An article in this month’s Common Ground explains how thinking five positive thoughts can turn-around a foul mood. The focus of the article is on language — words. How words like, “No,” “poverty,” “illness,” and “death” trigger the release of dozens of stress-producing hormones and neurotransmitters inside our bodies.
Yikes, right? If just one word can trigger a chemical response in our bodies, imagine what repeated negative words, thoughts, and scenario-running does to our bodies! The article, “Words Can Change Your Brain: The Neuroscience of Communication,” written by Andrew Newberg, M.D. and Mark Robert Waldman, shares this: just seeing a list of neagive words for a few seconds will make a highly anxious or depressed person feel worse, and the more you ruminate on them, the more you can damage key structures that regulate your meory and emotions.
Double yikes. Did I take my Celexa this morning? Oh, no. What if…?
If you’re prone to anxiety, you’re already doing the math on this information. The connection between words/thoughts and how your mind processes them is wreaking right havoc in your system.
Now, the good news is that the chemical stress/anxiety response can be turned-around — by thinking five positive, affirmative thoughts as soon as you become aware of the “downer” thoughts, your ruminations, your what-iffing all over yourself. Say you had a frustrating interaction with someone. Say your boss seemed disappointed about an aspect of a project you’re running. And you leave her office like a dog with a new summer cut and your tail between your legs. So, on the way back to your desk, you begin to think GOOD things:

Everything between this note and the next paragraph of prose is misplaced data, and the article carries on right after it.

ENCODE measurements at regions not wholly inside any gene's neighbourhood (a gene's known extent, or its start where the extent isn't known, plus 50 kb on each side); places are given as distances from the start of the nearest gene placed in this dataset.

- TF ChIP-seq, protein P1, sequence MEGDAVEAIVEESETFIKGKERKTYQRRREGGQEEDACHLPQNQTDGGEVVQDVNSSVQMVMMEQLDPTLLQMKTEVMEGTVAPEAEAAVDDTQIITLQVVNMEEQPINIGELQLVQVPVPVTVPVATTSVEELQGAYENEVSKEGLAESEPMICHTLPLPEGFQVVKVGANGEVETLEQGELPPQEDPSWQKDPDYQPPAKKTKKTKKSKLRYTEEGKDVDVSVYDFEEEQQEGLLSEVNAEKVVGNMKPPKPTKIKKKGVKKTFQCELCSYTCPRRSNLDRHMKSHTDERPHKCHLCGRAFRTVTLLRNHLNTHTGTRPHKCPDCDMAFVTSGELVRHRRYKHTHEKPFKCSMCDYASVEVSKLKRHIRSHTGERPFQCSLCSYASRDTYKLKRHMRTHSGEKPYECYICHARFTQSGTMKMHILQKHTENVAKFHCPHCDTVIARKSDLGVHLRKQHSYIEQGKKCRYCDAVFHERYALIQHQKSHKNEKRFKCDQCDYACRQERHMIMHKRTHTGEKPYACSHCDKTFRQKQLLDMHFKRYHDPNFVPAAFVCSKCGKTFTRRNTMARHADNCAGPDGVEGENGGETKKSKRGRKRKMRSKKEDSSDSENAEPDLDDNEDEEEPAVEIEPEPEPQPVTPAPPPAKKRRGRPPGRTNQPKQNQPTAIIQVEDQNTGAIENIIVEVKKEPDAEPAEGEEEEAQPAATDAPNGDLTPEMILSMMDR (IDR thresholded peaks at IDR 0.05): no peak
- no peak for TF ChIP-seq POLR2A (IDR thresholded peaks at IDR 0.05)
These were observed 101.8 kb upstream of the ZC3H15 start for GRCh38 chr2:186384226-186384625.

#1 I really handled that conversation well
#2 I’ve got some seriously comfortable shoes on
#3 I love my dog, he’s the best dog ever
#4 And now I’m smiling at the person right there, “Hey!”
#5 I got a seat on the bus today, that was nice
Frankly, visualizing the word SUNSHINE and a beach and hearing the sound of waves works equally well. Once you get the first two positive thoughts out, the rest will just…come. You might even laugh to yourself. If you’re really struggling, this is a fail-proof move: spread then flap your arms while saying – as loudly as possible: “This is fun! This is fun! This is fun!” The result will shock you.
The positive thoughts you come up with don’t have to be perfect, nor totally realistic, or rational — they’ll still work. You can think, “I love pink cupcakes!” Whatever. It’ll work.
How beautiful is that?
An additional tool explained in the article is to get in the habit of asking yourself this:
IS THE SITUATION REALLY A THREAT TO MY PERSONAL SURVIVAL?
The sooner you can ask this question and register a response, the sooner you’ll derail a harmful stress response before it goes full-fledged in your body. Your answer, which will be 9 times out of 10, “Not at all,” will put your lizard brain at ease. Ahhhhhhh!
Thumbs up, thumbs up, thumbs up, thumbs up, and thumbs up.
The authors’ blog is on the Psychology Today site, where the Neuroscience of Communication is explained is easy-to-understand, layman’s terms.
Be kind to yourself.